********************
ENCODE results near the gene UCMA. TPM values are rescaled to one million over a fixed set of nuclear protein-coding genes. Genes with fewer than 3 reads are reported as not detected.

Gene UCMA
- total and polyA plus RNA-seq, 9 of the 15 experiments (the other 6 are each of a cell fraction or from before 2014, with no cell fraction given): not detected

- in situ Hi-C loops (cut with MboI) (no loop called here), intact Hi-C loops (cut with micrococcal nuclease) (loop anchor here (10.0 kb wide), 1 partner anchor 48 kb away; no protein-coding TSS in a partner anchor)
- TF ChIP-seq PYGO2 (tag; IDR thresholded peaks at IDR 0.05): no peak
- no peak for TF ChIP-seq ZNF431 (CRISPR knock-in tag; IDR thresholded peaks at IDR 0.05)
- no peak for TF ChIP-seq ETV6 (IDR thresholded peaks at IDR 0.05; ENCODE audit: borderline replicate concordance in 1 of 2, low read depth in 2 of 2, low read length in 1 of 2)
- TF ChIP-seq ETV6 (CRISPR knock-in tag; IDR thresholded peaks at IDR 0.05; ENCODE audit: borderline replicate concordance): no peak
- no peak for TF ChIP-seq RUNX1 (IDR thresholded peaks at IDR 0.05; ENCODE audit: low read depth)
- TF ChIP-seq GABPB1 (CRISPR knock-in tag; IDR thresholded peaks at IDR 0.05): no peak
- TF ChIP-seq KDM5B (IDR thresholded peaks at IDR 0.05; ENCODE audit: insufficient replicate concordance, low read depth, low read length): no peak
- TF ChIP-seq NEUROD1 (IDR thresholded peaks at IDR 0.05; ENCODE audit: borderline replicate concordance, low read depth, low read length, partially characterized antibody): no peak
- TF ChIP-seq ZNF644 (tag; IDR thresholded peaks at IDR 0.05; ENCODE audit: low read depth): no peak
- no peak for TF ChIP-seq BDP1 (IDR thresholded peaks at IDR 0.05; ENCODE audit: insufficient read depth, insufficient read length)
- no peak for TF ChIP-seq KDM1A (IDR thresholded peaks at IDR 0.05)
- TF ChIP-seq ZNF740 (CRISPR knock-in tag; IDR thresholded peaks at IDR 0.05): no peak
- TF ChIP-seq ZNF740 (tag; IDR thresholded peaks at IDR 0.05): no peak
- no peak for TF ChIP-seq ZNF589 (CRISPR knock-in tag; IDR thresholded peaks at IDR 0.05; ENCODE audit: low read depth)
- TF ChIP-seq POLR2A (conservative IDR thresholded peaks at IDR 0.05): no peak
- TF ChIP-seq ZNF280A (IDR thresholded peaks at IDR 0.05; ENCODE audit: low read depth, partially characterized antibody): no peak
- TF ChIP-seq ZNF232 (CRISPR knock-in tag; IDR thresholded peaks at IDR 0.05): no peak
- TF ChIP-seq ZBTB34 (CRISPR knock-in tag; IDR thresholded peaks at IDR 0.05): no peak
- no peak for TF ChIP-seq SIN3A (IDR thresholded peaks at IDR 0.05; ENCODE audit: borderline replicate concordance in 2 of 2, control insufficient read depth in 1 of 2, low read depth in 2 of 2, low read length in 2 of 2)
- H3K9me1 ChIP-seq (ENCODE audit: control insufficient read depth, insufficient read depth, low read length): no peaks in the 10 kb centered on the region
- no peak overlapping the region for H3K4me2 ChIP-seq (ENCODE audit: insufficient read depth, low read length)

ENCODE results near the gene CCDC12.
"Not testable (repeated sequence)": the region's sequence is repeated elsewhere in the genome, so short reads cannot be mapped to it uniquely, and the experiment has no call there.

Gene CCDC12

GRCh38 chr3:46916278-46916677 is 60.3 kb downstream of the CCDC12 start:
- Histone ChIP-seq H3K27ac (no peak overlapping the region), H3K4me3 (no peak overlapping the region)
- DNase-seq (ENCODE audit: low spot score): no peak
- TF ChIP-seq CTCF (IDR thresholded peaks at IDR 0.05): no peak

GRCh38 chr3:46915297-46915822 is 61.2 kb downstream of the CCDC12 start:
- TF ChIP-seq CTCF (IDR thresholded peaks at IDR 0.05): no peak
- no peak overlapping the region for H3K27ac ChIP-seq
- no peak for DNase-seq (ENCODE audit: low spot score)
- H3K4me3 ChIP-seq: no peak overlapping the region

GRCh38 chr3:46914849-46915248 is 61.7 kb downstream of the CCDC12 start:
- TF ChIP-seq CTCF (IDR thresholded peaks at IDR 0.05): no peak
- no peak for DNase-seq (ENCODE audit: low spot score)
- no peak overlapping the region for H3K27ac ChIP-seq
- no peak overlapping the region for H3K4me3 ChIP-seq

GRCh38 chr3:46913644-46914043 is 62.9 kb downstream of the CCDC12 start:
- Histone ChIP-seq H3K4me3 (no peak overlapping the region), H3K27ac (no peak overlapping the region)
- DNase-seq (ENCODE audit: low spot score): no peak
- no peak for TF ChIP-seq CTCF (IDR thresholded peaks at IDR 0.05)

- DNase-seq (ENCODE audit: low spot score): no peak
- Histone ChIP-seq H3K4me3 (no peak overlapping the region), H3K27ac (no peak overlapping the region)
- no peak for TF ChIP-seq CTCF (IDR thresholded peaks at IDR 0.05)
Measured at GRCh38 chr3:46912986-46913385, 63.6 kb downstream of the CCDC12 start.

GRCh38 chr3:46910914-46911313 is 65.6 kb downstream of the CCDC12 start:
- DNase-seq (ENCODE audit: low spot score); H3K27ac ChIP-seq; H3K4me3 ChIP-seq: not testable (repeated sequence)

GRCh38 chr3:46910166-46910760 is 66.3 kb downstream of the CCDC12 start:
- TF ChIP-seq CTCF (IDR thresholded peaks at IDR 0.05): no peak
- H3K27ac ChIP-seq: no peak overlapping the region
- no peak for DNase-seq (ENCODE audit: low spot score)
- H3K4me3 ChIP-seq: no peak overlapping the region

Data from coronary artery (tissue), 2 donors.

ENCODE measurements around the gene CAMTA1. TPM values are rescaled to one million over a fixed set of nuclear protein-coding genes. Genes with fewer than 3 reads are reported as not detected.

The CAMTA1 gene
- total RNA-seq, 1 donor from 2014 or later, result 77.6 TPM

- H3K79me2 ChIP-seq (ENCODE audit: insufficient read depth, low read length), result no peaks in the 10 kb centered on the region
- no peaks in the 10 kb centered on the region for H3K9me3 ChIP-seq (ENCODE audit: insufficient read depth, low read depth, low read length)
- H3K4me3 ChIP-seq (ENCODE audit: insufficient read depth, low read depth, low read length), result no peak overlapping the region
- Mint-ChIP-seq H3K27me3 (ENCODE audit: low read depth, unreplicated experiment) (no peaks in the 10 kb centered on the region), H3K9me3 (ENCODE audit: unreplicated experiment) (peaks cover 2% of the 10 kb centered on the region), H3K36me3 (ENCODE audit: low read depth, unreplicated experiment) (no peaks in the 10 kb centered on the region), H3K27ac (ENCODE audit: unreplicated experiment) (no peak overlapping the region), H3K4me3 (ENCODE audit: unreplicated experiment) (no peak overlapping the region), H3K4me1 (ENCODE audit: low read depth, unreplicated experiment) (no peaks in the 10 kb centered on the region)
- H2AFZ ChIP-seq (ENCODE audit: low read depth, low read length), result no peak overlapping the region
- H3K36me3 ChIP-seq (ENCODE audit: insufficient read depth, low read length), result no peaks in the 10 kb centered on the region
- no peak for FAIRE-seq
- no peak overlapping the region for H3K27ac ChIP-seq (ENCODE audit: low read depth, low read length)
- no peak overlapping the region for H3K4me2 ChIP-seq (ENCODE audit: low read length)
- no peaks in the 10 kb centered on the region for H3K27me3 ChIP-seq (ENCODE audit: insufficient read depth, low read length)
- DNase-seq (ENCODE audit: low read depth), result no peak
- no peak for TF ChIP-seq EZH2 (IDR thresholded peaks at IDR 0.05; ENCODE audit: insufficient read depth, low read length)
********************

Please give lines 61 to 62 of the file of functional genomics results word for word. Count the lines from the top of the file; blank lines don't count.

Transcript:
- total RNA-seq, 1 donor from 2014 or later, result 77.6 TPM

- H3K79me2 ChIP-seq (ENCODE audit: insufficient read depth, low read length), result no peaks in the 10 kb centered on the region